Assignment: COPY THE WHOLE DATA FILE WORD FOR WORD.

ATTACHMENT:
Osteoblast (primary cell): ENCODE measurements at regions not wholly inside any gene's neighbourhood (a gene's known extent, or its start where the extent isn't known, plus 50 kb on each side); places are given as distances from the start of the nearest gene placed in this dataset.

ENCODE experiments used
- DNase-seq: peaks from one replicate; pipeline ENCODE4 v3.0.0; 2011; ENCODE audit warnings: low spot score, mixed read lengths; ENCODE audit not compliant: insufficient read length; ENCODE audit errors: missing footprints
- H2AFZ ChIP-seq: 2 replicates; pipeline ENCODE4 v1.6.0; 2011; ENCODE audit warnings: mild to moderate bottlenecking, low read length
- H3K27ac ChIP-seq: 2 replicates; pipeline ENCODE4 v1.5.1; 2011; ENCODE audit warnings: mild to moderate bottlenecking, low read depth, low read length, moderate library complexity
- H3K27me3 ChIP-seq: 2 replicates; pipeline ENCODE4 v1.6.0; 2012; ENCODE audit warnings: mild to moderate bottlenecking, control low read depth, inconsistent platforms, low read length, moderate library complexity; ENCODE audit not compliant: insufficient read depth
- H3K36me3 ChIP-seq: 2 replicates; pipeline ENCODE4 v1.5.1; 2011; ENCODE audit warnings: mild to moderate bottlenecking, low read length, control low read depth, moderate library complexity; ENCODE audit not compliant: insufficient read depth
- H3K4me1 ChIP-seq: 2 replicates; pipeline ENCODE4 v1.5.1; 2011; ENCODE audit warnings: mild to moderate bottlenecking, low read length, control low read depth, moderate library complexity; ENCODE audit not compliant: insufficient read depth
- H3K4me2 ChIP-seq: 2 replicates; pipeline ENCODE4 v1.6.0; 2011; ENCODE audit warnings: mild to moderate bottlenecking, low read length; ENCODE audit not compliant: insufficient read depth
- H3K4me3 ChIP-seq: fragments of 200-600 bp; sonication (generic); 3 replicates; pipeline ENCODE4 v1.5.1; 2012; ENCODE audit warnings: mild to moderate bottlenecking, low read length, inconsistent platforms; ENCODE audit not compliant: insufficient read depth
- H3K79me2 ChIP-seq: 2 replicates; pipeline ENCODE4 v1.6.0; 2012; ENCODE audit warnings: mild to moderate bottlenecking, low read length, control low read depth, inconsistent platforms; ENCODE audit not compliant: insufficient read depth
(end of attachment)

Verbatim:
Osteoblast (primary cell): ENCODE measurements at regions not wholly inside any gene's neighbourhood (a gene's known extent, or its start where the extent isn't known, plus 50 kb on each side); places are given as distances from the start of the nearest gene placed in this dataset.

ENCODE experiments used
- DNase-seq: peaks from one replicate; pipeline ENCODE4 v3.0.0; 2011; ENCODE audit warnings: low spot score, mixed read lengths; ENCODE audit not compliant: insufficient read length; ENCODE audit errors: missing footprints
- H2AFZ ChIP-seq: 2 replicates; pipeline ENCODE4 v1.6.0; 2011; ENCODE audit warnings: mild to moderate bottlenecking, low read length
- H3K27ac ChIP-seq: 2 replicates; pipeline ENCODE4 v1.5.1; 2011; ENCODE audit warnings: mild to moderate bottlenecking, low read depth, low read length, moderate library complexity
- H3K27me3 ChIP-seq: 2 replicates; pipeline ENCODE4 v1.6.0; 2012; ENCODE audit warnings: mild to moderate bottlenecking, control low read depth, inconsistent platforms, low read length, moderate library complexity; ENCODE audit not compliant: insufficient read depth
- H3K36me3 ChIP-seq: 2 replicates; pipeline ENCODE4 v1.5.1; 2011; ENCODE audit warnings: mild to moderate bottlenecking, low read length, control low read depth, moderate library complexity; ENCODE audit not compliant: insufficient read depth
- H3K4me1 ChIP-seq: 2 replicates; pipeline ENCODE4 v1.5.1; 2011; ENCODE audit warnings: mild to moderate bottlenecking, low read length, control low read depth, moderate library complexity; ENCODE audit not compliant: insufficient read depth
- H3K4me2 ChIP-seq: 2 replicates; pipeline ENCODE4 v1.6.0; 2011; ENCODE audit warnings: mild to moderate bottlenecking, low read length; ENCODE audit not compliant: insufficient read depth
- H3K4me3 ChIP-seq: fragments of 200-600 bp; sonication (generic); 3 replicates; pipeline ENCODE4 v1.5.1; 2012; ENCODE audit warnings: mild to moderate bottlenecking, low read length, inconsistent platforms; ENCODE audit not compliant: insufficient read depth
- H3K79me2 ChIP-seq: 2 replicates; pipeline ENCODE4 v1.6.0; 2012; ENCODE audit warnings: mild to moderate bottlenecking, low read length, control low read depth, inconsistent platforms; ENCODE audit not compliant: insufficient read depth